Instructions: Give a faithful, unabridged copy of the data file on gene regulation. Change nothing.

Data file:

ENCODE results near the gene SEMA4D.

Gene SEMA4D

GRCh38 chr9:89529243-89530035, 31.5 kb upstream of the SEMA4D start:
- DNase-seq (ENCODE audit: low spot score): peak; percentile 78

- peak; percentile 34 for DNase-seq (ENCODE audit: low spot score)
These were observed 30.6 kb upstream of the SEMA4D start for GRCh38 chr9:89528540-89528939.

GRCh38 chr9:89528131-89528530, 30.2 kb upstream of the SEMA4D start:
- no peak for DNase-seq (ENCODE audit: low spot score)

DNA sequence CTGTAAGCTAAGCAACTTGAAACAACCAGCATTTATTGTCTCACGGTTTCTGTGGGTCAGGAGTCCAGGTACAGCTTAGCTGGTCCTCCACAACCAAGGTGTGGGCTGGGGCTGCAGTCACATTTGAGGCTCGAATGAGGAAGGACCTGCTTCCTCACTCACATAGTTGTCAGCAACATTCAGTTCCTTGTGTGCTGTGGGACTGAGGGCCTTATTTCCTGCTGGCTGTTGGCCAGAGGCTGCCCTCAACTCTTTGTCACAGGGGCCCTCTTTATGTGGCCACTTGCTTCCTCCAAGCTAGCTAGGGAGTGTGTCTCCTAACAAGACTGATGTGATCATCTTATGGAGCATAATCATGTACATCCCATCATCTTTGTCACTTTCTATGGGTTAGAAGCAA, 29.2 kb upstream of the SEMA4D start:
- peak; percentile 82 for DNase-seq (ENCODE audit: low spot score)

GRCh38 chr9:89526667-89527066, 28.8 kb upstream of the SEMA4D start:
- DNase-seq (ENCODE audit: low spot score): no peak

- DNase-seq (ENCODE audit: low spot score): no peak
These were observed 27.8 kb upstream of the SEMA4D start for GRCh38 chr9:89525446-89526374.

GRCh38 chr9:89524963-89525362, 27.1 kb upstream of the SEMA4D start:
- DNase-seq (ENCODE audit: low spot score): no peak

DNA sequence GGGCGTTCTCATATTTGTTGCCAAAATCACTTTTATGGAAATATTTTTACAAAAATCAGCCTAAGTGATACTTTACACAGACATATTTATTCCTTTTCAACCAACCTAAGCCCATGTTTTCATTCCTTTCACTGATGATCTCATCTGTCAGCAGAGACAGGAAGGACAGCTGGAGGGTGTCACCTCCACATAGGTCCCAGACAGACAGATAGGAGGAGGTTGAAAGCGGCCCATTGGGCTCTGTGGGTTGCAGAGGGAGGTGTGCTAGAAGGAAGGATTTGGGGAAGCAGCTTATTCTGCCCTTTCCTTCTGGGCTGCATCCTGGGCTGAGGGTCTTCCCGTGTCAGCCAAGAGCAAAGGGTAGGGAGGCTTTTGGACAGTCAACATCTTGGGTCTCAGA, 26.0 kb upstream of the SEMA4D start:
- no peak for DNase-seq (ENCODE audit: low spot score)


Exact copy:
ENCODE results near the gene SEMA4D.

Gene SEMA4D

GRCh38 chr9:89529243-89530035, 31.5 kb upstream of the SEMA4D start:
- DNase-seq (ENCODE audit: low spot score): peak; percentile 78

- peak; percentile 34 for DNase-seq (ENCODE audit: low spot score)
These were observed 30.6 kb upstream of the SEMA4D start for GRCh38 chr9:89528540-89528939.

GRCh38 chr9:89528131-89528530, 30.2 kb upstream of the SEMA4D start:
- no peak for DNase-seq (ENCODE audit: low spot score)

DNA sequence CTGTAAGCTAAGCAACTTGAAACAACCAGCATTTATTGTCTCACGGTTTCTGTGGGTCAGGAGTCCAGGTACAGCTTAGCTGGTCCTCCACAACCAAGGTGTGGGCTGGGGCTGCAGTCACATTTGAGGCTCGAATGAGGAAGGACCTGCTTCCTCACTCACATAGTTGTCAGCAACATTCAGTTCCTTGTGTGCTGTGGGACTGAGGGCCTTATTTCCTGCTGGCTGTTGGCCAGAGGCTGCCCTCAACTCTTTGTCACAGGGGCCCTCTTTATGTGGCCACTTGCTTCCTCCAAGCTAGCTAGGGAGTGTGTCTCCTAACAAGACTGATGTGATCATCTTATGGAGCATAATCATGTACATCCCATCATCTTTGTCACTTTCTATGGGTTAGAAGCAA, 29.2 kb upstream of the SEMA4D start:
- peak; percentile 82 for DNase-seq (ENCODE audit: low spot score)

GRCh38 chr9:89526667-89527066, 28.8 kb upstream of the SEMA4D start:
- DNase-seq (ENCODE audit: low spot score): no peak

- DNase-seq (ENCODE audit: low spot score): no peak
These were observed 27.8 kb upstream of the SEMA4D start for GRCh38 chr9:89525446-89526374.

GRCh38 chr9:89524963-89525362, 27.1 kb upstream of the SEMA4D start:
- DNase-seq (ENCODE audit: low spot score): no peak

DNA sequence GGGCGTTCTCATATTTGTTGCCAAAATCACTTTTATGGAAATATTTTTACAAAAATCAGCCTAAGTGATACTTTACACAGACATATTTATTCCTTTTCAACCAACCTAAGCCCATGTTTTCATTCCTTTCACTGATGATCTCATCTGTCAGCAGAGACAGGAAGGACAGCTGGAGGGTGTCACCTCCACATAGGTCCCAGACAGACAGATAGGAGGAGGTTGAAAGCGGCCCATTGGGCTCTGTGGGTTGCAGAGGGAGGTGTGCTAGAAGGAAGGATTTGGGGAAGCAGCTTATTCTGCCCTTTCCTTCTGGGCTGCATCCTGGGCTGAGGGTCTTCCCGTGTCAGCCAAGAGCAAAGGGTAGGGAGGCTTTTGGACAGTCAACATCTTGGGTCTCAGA, 26.0 kb upstream of the SEMA4D start:
- no peak for DNase-seq (ENCODE audit: low spot score)